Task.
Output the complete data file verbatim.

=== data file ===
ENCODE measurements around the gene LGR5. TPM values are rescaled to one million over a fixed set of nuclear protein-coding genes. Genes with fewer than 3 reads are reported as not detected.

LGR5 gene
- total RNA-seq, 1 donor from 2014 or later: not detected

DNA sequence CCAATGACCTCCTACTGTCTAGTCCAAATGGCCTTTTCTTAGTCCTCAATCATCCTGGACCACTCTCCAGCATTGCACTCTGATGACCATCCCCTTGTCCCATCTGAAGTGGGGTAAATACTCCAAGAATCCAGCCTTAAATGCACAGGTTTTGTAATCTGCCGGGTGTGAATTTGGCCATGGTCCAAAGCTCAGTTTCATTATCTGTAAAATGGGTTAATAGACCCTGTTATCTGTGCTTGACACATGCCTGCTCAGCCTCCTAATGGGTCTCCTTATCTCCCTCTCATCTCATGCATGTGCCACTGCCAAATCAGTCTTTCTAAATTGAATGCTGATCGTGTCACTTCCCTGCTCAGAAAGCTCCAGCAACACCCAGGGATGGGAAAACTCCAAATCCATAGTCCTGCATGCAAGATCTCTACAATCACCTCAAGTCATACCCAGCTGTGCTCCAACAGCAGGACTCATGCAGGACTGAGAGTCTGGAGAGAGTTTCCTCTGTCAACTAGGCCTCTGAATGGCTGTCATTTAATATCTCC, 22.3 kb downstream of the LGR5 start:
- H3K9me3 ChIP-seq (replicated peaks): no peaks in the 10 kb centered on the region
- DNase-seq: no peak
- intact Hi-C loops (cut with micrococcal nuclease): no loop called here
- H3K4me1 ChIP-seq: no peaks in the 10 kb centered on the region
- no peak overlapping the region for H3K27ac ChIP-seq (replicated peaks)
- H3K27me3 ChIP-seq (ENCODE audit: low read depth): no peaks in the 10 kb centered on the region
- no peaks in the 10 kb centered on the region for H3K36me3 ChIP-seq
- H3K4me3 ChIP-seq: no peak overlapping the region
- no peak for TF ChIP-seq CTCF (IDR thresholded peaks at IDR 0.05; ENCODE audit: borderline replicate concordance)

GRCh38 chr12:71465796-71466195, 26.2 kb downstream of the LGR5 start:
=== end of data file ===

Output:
ENCODE measurements around the gene LGR5. TPM values are rescaled to one million over a fixed set of nuclear protein-coding genes. Genes with fewer than 3 reads are reported as not detected.

LGR5 gene
- total RNA-seq, 1 donor from 2014 or later: not detected

DNA sequence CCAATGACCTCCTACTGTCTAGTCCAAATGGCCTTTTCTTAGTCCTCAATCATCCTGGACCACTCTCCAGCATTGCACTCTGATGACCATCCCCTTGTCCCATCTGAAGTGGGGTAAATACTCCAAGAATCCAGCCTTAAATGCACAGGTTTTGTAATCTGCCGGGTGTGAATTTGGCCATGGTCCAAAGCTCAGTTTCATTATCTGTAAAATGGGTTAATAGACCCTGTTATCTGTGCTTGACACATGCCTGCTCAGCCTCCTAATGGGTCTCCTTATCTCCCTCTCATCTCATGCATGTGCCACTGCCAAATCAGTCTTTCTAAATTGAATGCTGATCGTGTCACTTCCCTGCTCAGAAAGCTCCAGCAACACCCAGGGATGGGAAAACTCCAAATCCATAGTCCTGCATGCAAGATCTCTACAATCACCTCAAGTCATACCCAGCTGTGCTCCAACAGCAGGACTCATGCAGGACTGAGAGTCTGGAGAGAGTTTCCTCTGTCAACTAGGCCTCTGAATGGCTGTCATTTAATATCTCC, 22.3 kb downstream of the LGR5 start:
- H3K9me3 ChIP-seq (replicated peaks): no peaks in the 10 kb centered on the region
- DNase-seq: no peak
- intact Hi-C loops (cut with micrococcal nuclease): no loop called here
- H3K4me1 ChIP-seq: no peaks in the 10 kb centered on the region
- no peak overlapping the region for H3K27ac ChIP-seq (replicated peaks)
- H3K27me3 ChIP-seq (ENCODE audit: low read depth): no peaks in the 10 kb centered on the region
- no peaks in the 10 kb centered on the region for H3K36me3 ChIP-seq
- H3K4me3 ChIP-seq: no peak overlapping the region
- no peak for TF ChIP-seq CTCF (IDR thresholded peaks at IDR 0.05; ENCODE audit: borderline replicate concordance)

GRCh38 chr12:71465796-71466195, 26.2 kb downstream of the LGR5 start: